The following was sent by President Rebecca Chopp to the campus community on Jan. 24, 2012:
I write with the sad news that Helen F. North, Centennial Professor Emerita of Classics, died on Saturday. The College has lost not just a brilliant scholar who was instrumental in building one of the most influential classics departments at a liberal arts college, but also as one who taught and cultivated relationships among generations of Swarthmore students for more than 60 years, a complete embodiment of the teacher-scholar. Helen was a gentle and gracious lady with a robust and ready sense of humor who was fiercely and firmly committed to intellectual excellence and the highest ethical standards. Her students loved her for these characteristics and because she so successfully modeled for them the joy in living the life of the mind.
Helen's colleagues immediately expressed their deepest admiration and affection for her.
"Under Helen North's leadership, the Classics Department, in the best Swarthmore tradition, valued scholarship highly, but teaching even more highly, in our case rooted in strong language teaching," says Gilbert Rose, Susan Lippincott Professor Emeritus of Modern and Classical Languages. "Helen had an enormous personal presence in the world beyond Swarthmore, in classics and in higher education more generally. In a phrase, she was a woman of enormous accomplishment."
"Professor North is the most lovely, supportive, and wise friend one can have," adds Professor of Classics Rosaria Munson. "I think that she has literally hundreds of friends who have benefited from her affection and learning."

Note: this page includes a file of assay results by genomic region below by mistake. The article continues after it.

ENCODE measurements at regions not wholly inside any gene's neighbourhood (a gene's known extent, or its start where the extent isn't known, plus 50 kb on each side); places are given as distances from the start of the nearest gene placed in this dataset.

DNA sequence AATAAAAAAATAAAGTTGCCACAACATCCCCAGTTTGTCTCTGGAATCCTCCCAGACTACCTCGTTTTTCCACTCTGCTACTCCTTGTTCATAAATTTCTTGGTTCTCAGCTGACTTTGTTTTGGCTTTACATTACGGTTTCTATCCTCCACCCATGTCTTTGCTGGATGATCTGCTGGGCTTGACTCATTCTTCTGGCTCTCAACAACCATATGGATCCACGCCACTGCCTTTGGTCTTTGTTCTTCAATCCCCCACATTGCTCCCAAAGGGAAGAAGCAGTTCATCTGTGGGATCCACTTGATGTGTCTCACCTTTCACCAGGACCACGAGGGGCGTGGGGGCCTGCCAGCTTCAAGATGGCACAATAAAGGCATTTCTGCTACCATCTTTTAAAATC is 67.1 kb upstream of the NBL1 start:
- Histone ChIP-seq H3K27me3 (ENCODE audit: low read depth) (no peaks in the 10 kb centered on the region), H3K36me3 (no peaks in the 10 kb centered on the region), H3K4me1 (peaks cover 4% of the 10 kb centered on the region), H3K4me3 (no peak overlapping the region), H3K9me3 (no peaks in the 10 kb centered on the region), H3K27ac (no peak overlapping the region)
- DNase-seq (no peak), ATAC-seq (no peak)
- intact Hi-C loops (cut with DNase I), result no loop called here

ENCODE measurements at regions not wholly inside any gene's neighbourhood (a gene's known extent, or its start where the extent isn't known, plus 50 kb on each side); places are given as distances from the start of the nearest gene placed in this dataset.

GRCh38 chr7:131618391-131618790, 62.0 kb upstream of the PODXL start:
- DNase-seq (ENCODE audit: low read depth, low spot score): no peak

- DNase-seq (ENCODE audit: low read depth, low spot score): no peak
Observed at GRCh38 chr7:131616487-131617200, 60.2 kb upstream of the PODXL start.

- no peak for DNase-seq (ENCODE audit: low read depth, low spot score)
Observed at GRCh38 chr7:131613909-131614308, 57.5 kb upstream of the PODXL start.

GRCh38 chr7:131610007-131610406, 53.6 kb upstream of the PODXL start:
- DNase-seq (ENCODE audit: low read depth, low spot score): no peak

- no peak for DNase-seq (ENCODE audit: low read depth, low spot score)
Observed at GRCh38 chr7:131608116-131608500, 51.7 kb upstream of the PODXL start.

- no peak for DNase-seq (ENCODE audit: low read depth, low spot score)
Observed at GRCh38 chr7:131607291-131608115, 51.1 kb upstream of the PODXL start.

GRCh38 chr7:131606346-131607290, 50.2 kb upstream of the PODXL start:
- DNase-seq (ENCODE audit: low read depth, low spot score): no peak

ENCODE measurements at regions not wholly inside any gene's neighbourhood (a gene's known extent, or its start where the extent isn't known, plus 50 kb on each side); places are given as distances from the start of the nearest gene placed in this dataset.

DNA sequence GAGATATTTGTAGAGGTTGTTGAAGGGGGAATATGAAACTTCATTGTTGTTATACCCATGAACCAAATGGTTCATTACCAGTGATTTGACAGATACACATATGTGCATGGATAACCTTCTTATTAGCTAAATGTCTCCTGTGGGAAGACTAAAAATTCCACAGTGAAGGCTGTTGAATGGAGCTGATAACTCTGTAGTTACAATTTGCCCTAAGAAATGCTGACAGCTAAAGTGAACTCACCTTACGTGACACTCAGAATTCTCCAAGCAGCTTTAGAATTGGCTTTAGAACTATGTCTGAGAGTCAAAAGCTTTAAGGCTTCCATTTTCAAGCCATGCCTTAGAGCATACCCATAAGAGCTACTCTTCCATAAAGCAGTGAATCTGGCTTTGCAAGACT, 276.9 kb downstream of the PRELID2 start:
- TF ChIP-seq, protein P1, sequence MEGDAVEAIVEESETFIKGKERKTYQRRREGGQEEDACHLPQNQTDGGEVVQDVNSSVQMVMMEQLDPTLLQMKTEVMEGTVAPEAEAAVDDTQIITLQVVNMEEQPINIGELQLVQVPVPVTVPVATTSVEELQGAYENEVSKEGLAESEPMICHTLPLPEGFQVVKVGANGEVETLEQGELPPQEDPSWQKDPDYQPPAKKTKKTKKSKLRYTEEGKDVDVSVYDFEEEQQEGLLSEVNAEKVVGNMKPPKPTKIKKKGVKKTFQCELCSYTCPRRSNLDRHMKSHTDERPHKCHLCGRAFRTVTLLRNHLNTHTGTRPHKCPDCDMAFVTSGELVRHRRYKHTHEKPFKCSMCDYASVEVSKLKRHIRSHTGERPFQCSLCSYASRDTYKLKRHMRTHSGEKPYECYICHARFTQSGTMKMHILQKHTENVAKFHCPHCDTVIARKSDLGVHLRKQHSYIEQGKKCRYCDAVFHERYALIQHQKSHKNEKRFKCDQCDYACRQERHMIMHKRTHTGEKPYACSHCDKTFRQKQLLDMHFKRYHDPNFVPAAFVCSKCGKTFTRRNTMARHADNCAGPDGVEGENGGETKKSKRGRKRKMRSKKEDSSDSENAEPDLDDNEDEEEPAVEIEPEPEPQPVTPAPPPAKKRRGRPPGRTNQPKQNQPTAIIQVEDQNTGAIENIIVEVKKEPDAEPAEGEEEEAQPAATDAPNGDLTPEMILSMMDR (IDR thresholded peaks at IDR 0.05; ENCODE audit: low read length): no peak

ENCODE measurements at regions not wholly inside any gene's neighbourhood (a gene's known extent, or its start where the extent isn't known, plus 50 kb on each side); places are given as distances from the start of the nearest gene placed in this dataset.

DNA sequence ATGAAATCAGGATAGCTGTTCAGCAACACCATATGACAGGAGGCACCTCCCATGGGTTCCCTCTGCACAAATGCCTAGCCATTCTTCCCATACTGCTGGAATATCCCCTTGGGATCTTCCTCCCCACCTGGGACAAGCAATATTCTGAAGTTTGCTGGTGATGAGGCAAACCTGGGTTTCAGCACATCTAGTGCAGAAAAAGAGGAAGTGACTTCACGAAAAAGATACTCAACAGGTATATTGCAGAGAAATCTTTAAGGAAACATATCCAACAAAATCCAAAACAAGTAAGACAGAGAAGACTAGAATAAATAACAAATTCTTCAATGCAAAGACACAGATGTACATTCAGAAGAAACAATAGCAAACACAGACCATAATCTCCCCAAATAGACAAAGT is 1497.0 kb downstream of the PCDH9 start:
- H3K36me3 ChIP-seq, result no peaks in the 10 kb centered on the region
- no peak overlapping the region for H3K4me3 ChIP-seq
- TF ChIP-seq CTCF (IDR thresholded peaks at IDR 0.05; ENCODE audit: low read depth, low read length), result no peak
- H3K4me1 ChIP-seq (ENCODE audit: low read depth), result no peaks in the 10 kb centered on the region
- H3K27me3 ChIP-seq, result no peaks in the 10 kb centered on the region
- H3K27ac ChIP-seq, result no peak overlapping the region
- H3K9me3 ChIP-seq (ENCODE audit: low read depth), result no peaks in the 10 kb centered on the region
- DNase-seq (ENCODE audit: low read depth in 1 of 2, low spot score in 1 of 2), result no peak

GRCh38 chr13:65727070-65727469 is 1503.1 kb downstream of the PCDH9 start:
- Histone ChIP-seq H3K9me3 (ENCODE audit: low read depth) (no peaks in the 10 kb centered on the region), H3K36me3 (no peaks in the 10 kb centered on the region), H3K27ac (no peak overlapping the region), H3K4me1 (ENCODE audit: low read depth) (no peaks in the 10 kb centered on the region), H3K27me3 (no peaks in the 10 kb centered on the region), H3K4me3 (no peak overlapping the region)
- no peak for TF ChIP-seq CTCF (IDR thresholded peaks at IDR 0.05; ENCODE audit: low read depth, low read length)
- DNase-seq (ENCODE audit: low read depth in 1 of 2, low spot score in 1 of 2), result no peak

Helen, an avid equestrian, joined Swarthmore's faculty in 1948. Years later she fondly recalled then-President John Nason informing her that she was the only job candidate who ever insisted on seeing the school's stables. She also took some pride in her decision, after President Nason said no, to proceed with recruiting a Roman Catholic priest from Morton, Pa., to come talk with students and hold weekly Newman Club meetings for the first time at the College.
While Swarthmore served as her longtime home, Helen also held visiting teaching appointments at a number of institutions, including Barnard College, Columbia University, Vassar College, and Cornell University, where she earned her undergraduate and graduate degrees. She also served as Classicist in Residence at the American Academy in Rome and held two teaching and research posts at the American School of Classical Studies in Athens.
Helen received virtually every major academic award to support her scholarly work, including fellowships from the National Endowment for the Humanities, Fulbright Program, Ford Foundation, National Humanities Center, and the Guggenheim Foundation, from which she received two. That scholarship includes her first book, Sophrosyne: Self-Knowledge and Self-Restraint in Greek Literature (1966), in which Helen identified the nuances of this ancient Greek ideal and traced their development, not only through all the major works of Greek and Roman literature and philosophy, but in political oratory, epigrams, and inscriptions. For this still oft-cited work she received the Goodwin Award of the American Philological Association in 1969.